Spaghetti”. Licensed under Wikimedia Commons.

Slow Food

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In 1985, I was a junior in high school and I got my first job at a local chain steakhouse. I ended up staying there for a few years and did everything, including management. This particular location happened to be the busiest store in the chain, which had a couple hundred locations at the time. Basically, we just unlocked the doors and people came in. We often had a line and managers from all over the country came to see how we did business.

Eventually, I transferred to another store that happened to be much slower. I expected this to be a something of a cakewalk compared to the store I had just left. Sometime during my first day, the long-time manager made a point to remind me to close the back dining room after lunch and turn the lights out. The dark room looked uninviting to me so I asked if we could leave the lights on. He replied that doing so would raise the electric bill and affect the store’s profits. Over the next few weeks, I learned so many new techniques for managing food inventory, staffing levels, and equipment that I realized my initial impression was wrong. So I told the manager this. He was not surprised.

He said to me: “It takes more skill to run a slow store than a busy one.”

Lock-In

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I’ve been a consultant/programmer/integrator/other for over twenty years now. That’s not quite long enough to say I’ve seen it all but long enough to notice a few patterns. Admittedly, I’ve spent the vast majority of that time working in the defense world so the patterns may be heavily skewed to that but I think not.

I’ve run across a number of well-entrenched government-developed systems, such as command-and-control systems, with user interfaces and experiences that many professional designers would consider abhorrent. Yet, I have watched smart, motivated men and women in uniform stand in front of working groups and committees dedicated to “improving” systems and workflows and advocate passionately for these seemingly clunky systems.

Why? Because they know how to use these systems inside and out to meet their missions. User experience is ultimately about comfort and confidence. A user that is comfortable with a system will have a great experience with it regardless of its appearance. DOD tackles this reality through training. For all its faults, there is still no organization better at developing procedures and thoroughly training its people in them. It results in a passionate loyalty for the tools that help them do their jobs and places a very high hurdle in front of any tools that seek to replace current ones.

The Esri UC So Far #EsriUC

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So I’m halfway through the largest geospatial event of the year, attending it for the first time in four years, and I haven’t blogged yet. As always, it’s a busy week. Because this event draws people from all over the country (and world), my dance card fills up pretty quickly. And, by the way, there’s a conference going on.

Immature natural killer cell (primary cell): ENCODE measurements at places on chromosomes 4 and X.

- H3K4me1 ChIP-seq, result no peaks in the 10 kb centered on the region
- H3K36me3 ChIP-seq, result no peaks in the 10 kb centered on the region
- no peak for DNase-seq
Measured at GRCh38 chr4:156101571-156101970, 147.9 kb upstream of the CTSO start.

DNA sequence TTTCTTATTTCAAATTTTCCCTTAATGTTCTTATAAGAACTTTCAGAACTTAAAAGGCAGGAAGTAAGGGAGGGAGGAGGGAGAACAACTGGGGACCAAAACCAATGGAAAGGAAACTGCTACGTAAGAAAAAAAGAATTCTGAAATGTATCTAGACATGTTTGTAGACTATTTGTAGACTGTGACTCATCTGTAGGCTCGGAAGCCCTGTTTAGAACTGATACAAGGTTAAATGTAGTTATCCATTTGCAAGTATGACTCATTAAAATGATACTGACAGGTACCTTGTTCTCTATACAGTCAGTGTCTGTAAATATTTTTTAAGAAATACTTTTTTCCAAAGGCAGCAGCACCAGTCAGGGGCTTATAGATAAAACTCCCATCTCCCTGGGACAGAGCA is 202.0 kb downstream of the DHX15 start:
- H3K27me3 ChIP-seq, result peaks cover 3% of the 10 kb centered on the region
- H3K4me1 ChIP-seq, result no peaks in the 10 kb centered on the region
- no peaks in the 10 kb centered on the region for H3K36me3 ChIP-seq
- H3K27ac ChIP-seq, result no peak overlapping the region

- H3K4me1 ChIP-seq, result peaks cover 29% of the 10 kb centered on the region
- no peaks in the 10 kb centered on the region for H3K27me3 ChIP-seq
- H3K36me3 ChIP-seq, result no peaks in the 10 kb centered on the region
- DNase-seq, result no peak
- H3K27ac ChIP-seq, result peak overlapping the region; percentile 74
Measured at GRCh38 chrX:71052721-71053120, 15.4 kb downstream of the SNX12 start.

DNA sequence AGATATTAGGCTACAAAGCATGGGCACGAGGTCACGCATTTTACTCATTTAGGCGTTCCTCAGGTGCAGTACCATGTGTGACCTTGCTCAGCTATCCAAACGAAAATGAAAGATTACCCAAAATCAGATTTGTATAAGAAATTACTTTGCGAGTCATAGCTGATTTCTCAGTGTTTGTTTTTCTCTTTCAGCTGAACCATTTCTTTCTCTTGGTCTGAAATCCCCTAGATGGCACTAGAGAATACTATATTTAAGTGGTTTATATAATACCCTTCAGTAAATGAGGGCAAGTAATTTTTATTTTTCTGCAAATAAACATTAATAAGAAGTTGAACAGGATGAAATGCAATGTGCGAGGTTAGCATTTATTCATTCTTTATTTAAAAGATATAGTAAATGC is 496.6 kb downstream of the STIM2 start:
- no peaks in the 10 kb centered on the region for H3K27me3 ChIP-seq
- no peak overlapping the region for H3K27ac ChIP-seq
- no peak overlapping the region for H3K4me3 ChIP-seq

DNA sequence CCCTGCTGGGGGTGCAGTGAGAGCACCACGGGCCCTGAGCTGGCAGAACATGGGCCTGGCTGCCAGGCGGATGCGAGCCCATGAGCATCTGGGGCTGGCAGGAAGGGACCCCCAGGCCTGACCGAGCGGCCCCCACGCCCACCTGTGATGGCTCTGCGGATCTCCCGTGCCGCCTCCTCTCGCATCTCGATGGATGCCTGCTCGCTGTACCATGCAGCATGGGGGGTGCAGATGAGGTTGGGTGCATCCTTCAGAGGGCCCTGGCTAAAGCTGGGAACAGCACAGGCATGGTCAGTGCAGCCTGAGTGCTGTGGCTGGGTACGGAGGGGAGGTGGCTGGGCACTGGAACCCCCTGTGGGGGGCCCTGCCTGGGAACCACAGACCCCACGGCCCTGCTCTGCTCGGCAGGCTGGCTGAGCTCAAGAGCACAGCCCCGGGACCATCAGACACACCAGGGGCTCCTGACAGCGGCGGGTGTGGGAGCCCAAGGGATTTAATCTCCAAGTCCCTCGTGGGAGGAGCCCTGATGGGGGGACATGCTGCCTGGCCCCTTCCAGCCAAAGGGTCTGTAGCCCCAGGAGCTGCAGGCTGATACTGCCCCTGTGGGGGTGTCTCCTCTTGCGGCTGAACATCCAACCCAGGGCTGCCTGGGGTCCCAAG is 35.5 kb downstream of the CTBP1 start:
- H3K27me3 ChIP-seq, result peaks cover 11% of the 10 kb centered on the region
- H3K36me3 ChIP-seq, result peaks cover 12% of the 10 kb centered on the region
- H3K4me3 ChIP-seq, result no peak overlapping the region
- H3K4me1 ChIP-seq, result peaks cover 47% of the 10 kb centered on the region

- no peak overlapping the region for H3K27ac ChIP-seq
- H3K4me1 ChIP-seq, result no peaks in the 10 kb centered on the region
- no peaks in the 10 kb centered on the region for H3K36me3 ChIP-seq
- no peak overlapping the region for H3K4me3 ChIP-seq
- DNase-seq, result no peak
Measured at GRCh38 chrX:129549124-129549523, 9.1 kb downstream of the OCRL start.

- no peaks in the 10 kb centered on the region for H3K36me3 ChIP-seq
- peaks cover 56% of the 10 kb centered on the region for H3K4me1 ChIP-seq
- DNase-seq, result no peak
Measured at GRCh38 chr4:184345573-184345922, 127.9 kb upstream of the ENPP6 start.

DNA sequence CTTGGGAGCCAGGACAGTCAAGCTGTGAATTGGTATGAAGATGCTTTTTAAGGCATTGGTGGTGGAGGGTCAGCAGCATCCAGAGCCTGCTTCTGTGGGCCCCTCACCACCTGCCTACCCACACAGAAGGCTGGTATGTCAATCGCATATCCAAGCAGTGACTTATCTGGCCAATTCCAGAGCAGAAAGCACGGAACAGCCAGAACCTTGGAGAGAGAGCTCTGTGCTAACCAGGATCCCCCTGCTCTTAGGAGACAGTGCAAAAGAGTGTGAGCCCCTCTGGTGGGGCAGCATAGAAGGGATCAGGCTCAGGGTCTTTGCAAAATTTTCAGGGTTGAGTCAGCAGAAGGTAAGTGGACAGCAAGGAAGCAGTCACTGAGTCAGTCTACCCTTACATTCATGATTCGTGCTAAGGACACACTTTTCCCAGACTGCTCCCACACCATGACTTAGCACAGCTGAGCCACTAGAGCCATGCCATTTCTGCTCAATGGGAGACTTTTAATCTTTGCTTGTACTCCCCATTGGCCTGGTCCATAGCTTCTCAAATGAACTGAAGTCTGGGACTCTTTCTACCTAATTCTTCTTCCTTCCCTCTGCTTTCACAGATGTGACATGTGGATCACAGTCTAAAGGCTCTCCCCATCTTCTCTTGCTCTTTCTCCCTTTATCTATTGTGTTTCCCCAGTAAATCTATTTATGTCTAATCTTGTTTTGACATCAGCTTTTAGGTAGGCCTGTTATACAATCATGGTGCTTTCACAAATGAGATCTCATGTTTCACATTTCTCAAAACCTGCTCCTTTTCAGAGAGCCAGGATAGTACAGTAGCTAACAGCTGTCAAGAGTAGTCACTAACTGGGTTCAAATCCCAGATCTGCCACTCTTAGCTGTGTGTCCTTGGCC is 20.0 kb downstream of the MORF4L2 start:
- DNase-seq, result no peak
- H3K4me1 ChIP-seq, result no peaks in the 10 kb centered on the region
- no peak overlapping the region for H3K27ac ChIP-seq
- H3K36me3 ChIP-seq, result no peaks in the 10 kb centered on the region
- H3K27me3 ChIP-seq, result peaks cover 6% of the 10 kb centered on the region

This is the first I’ve ever attended the Esri User Conference as just an attendee. If it were a video game, I’d be playing it on the easy level. I sat through the entire plenary for the first time in years. It was nice table setting for the rest of the week. As the father of a dancer, I have developed an eye for choreography and there is plenty of it up on the plenary stage. If I were to level one piece of constructive criticism toward the UC, it’s that I’d let speakers be themselves a little bit more. That said, the content was delivered smoothly, which is really the larger point.

Gearing Up for the Esri UC

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With a house move behind us and a lot of unpacking and other tasks ahead, I am nonetheless getting ready to head out to the Esri International User Conference next week. This will be my first time attending since 2010 and is the first UC since then that has aligned with my schedule in a way that I can make it. Of course, the price is right this year as well ($0.00).

The “big” UC has steadily dropped in significance for me over years as it has become much easier to get Esri-related information through various other channels; primarily through social media and local/regional events such as the FedUC and local dev meetups. The last few trips to San Diego left me feeling that the content presented there is getting increasingly superficial compared to the other events. This year, however, I have been in the midst of building a house and moving so I have not had the time to attend the smaller events. As a result the UC makes sense. I am hoping the recent trend reverses itself.